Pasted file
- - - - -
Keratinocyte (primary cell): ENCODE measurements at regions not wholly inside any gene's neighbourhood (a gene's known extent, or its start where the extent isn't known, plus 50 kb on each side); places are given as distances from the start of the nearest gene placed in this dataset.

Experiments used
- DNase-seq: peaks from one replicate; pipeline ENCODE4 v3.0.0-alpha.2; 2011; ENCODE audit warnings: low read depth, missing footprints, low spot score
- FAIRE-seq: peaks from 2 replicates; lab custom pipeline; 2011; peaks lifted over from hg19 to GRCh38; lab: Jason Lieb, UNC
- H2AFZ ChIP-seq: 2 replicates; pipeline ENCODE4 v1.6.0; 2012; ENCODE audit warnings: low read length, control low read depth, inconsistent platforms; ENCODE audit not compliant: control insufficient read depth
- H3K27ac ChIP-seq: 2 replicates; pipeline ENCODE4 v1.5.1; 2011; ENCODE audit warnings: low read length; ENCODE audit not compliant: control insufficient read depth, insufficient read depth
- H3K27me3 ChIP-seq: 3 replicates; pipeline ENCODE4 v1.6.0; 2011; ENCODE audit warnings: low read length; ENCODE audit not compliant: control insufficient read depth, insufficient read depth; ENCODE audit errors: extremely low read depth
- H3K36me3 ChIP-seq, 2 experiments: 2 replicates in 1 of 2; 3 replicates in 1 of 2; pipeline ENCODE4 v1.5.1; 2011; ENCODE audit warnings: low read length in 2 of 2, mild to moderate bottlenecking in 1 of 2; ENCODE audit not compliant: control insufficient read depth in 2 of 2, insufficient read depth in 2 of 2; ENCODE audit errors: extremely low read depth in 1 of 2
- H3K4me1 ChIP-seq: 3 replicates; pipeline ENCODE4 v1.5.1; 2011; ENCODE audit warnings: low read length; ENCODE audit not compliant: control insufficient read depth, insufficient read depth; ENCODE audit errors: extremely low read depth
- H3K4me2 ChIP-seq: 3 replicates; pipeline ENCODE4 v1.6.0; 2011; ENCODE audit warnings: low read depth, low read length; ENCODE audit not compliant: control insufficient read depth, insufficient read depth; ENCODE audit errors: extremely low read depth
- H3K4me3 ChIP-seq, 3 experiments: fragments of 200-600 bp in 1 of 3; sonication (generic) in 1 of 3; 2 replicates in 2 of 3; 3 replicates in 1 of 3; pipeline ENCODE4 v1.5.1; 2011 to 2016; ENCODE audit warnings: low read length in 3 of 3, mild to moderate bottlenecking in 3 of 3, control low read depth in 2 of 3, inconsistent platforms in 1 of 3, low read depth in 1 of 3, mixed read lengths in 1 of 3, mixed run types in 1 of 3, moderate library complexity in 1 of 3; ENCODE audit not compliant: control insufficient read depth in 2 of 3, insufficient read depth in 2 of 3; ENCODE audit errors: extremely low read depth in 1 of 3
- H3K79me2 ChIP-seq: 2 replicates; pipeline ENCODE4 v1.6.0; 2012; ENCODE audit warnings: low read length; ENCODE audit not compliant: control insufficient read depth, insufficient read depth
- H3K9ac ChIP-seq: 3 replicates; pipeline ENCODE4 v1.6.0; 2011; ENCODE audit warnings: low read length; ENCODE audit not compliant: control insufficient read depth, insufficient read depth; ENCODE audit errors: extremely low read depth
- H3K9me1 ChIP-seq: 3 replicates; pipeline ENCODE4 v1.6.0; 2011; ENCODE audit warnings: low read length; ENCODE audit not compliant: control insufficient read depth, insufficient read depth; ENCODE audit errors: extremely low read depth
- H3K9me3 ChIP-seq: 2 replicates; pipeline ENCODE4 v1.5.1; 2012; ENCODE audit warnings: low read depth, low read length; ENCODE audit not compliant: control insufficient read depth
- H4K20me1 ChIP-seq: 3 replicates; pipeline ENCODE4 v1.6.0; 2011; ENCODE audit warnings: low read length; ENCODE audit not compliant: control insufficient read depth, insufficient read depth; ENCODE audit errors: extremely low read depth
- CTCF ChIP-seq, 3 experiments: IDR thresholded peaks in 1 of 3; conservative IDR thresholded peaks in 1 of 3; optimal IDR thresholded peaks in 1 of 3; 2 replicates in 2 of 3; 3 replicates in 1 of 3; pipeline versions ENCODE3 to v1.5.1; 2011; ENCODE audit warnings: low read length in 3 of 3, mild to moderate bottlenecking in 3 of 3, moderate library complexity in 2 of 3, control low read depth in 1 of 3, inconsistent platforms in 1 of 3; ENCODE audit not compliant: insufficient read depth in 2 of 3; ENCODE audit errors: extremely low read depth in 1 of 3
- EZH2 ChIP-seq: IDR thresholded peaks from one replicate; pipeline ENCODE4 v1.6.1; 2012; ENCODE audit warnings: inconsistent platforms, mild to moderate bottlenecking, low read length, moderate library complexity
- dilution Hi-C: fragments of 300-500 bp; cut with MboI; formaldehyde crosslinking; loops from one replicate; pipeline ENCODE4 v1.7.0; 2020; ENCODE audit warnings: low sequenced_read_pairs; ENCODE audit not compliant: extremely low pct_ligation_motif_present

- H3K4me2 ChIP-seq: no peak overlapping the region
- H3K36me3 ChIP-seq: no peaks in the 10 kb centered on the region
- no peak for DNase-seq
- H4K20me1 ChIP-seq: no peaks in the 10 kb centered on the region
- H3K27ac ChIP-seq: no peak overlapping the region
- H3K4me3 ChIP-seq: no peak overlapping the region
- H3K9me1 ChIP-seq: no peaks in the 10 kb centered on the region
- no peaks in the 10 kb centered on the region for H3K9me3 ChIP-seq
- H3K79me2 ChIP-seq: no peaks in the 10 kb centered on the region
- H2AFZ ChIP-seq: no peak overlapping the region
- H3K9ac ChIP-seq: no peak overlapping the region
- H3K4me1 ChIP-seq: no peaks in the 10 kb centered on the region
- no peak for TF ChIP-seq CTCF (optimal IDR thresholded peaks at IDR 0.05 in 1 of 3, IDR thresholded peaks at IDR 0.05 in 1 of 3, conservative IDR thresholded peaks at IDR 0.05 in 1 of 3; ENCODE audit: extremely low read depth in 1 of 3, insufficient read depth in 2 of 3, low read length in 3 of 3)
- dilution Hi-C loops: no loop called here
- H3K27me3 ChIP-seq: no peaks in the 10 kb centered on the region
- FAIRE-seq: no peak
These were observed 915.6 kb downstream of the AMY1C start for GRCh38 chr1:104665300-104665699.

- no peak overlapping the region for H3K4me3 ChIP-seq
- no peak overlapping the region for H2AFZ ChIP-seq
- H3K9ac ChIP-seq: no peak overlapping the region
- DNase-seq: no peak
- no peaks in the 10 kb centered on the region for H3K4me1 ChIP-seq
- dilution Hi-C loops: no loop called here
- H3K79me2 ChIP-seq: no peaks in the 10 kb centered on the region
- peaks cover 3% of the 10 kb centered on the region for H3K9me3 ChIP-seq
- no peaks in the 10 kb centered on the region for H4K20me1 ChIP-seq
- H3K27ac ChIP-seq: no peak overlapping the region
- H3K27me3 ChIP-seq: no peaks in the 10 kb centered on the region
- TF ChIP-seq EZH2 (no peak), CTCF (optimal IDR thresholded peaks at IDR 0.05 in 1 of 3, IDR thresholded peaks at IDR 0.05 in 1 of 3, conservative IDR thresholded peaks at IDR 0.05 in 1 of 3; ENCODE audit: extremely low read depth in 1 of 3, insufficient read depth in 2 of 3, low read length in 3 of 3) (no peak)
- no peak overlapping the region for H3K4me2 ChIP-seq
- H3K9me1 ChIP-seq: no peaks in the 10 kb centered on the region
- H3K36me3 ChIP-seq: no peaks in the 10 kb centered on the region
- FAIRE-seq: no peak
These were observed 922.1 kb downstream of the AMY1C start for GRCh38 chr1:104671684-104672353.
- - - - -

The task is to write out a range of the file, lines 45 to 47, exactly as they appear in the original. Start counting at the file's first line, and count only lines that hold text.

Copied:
- no peaks in the 10 kb centered on the region for H4K20me1 ChIP-seq
- H3K27ac ChIP-seq: no peak overlapping the region
- H3K27me3 ChIP-seq: no peaks in the 10 kb centered on the region